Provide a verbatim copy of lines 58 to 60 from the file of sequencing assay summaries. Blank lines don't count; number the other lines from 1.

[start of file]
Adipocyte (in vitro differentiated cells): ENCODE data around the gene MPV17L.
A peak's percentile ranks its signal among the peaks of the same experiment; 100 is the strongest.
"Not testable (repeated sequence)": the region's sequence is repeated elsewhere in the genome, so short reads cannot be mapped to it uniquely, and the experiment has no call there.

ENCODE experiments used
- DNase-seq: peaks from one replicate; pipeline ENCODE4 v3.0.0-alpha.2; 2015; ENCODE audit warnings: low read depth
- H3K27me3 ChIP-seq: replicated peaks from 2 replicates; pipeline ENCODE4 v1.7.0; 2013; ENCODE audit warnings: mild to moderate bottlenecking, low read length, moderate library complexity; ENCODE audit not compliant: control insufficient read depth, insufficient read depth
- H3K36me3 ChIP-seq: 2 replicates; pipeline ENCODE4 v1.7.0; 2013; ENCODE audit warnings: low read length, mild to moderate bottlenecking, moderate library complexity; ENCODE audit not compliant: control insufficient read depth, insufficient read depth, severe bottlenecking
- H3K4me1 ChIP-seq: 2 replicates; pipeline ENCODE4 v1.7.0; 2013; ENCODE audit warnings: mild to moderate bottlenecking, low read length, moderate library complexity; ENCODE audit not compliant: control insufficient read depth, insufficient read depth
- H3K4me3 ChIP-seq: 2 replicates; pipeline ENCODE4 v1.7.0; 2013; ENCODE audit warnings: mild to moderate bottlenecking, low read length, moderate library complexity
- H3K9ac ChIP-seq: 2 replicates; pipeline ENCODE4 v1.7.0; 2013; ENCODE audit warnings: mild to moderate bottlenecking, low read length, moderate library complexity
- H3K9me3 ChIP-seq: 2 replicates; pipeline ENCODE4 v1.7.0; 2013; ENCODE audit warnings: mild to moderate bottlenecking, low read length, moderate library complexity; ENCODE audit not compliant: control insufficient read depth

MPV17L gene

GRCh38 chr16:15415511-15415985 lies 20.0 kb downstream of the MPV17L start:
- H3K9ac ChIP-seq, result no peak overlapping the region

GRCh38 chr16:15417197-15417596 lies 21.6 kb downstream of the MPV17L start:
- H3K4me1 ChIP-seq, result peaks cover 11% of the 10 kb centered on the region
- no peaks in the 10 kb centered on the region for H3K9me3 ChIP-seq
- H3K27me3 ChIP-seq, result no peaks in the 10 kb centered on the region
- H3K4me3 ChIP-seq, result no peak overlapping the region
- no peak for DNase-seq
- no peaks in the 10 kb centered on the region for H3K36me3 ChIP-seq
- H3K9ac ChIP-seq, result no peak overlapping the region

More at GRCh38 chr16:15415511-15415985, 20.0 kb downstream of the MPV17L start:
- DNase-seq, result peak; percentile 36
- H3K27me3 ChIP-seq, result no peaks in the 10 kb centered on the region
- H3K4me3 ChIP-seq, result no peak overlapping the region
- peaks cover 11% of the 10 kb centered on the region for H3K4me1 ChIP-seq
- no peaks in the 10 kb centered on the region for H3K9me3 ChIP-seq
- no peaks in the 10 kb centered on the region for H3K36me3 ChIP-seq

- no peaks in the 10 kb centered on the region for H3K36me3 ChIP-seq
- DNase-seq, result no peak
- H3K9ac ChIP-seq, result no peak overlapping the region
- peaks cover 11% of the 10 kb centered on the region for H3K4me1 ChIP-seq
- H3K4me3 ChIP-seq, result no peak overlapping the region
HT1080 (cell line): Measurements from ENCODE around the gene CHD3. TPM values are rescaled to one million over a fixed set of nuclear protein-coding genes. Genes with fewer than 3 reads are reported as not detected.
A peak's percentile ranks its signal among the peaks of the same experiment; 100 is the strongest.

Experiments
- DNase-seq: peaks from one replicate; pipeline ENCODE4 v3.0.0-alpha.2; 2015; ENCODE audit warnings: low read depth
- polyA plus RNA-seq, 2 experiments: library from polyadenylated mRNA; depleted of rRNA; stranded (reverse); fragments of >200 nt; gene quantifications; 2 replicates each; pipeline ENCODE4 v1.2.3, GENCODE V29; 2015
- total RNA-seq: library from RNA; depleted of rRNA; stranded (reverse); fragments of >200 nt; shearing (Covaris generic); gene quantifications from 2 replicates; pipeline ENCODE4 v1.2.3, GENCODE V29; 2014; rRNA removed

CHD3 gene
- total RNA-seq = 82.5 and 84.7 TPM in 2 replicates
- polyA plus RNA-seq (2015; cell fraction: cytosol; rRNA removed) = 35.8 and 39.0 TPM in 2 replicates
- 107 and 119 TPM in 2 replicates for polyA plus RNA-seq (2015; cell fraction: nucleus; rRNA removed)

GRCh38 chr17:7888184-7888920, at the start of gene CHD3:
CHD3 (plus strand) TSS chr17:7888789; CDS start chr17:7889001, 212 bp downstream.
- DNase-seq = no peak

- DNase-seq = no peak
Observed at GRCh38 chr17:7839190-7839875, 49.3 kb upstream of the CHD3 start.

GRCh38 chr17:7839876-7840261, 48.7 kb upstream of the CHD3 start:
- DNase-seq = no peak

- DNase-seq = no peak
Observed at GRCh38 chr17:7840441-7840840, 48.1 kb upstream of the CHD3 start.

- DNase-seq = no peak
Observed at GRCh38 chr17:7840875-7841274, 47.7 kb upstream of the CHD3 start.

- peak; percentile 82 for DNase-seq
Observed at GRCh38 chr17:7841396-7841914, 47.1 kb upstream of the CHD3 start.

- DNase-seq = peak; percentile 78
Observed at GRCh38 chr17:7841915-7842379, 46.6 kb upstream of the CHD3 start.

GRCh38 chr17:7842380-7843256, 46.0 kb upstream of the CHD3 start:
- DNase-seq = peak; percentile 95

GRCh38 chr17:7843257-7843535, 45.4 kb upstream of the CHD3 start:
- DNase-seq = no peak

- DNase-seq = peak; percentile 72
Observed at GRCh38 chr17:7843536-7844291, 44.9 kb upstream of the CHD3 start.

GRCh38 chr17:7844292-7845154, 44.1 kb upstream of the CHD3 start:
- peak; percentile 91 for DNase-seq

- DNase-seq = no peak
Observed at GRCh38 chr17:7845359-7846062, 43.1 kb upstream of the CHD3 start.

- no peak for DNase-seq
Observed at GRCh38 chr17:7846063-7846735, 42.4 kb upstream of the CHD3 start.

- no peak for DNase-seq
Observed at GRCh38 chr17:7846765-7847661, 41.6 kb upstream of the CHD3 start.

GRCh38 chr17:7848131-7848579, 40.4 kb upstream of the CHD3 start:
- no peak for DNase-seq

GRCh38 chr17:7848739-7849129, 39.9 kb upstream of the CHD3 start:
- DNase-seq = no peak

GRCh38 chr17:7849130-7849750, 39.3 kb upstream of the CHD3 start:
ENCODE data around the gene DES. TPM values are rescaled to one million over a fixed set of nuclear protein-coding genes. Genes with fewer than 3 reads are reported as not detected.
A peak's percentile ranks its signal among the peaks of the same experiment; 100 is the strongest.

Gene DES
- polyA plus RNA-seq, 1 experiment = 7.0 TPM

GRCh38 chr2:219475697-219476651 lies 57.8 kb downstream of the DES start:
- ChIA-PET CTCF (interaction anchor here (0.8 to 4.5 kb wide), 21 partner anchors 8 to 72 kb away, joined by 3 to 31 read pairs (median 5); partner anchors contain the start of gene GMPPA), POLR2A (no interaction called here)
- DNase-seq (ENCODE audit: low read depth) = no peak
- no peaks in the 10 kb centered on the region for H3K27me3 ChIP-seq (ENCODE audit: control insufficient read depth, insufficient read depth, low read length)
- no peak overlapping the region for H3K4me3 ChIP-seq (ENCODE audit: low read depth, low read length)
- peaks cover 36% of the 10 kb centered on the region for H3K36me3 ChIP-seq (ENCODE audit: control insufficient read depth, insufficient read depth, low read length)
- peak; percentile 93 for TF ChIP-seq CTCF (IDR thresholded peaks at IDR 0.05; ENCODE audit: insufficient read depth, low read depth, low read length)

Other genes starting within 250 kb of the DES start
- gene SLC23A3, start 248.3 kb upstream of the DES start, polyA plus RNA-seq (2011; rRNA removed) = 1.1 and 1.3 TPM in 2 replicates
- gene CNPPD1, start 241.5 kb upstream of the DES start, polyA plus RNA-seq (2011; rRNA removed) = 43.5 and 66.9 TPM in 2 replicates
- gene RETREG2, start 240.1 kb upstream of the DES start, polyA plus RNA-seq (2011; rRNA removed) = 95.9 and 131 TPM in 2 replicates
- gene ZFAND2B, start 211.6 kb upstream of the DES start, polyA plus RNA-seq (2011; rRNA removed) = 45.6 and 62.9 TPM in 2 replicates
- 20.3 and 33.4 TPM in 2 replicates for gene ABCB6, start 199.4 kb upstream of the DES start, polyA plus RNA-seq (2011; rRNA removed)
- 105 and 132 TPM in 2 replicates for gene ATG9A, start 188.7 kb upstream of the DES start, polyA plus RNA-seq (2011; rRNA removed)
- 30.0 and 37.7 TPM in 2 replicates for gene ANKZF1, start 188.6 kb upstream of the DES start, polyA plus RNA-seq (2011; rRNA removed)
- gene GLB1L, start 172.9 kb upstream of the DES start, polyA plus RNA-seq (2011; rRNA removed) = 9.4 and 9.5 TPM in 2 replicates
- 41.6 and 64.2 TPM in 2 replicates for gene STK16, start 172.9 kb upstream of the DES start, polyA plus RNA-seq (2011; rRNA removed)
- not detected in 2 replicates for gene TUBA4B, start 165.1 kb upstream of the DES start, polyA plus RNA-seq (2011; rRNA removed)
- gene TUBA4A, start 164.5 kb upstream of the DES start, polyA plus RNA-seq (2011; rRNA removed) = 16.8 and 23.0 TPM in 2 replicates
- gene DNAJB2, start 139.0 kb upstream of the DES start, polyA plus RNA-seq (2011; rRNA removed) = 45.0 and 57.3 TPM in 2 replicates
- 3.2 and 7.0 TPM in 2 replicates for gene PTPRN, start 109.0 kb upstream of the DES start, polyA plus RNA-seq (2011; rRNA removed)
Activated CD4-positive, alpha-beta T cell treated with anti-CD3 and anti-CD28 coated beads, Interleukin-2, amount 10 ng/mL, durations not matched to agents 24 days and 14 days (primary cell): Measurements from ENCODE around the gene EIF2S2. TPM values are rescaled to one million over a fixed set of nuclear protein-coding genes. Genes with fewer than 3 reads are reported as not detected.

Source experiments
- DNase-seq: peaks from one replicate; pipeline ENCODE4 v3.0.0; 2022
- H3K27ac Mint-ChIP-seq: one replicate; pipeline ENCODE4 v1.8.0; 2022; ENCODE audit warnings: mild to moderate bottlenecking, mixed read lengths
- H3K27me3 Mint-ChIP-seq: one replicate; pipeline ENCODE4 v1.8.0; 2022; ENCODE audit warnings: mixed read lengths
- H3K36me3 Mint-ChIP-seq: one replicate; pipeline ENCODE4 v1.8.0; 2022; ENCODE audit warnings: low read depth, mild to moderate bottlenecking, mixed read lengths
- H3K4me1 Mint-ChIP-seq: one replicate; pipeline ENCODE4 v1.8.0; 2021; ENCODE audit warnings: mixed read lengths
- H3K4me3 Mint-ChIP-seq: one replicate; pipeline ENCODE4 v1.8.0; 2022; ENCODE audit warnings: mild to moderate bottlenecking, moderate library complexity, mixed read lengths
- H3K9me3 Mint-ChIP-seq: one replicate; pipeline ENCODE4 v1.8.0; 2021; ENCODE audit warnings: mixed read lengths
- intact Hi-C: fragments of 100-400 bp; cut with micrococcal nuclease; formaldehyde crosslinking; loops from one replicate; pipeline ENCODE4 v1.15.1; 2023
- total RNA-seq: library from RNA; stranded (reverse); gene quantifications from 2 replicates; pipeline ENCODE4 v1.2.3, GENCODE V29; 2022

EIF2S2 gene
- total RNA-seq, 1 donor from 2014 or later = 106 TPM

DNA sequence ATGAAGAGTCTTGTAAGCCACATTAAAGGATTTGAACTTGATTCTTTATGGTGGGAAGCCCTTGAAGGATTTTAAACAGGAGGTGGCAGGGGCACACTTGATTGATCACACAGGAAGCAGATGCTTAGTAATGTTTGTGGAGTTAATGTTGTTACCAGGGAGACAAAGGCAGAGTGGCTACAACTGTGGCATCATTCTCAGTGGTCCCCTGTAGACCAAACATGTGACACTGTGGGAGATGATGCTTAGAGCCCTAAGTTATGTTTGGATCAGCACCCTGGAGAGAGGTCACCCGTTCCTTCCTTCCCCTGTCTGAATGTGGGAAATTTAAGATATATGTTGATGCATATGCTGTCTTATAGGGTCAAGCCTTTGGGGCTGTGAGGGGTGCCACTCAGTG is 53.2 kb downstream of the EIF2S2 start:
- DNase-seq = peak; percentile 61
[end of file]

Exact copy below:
- DNase-seq = peak; percentile 78
Observed at GRCh38 chr17:7841915-7842379, 46.6 kb upstream of the CHD3 start.

GRCh38 chr17:7842380-7843256, 46.0 kb upstream of the CHD3 start: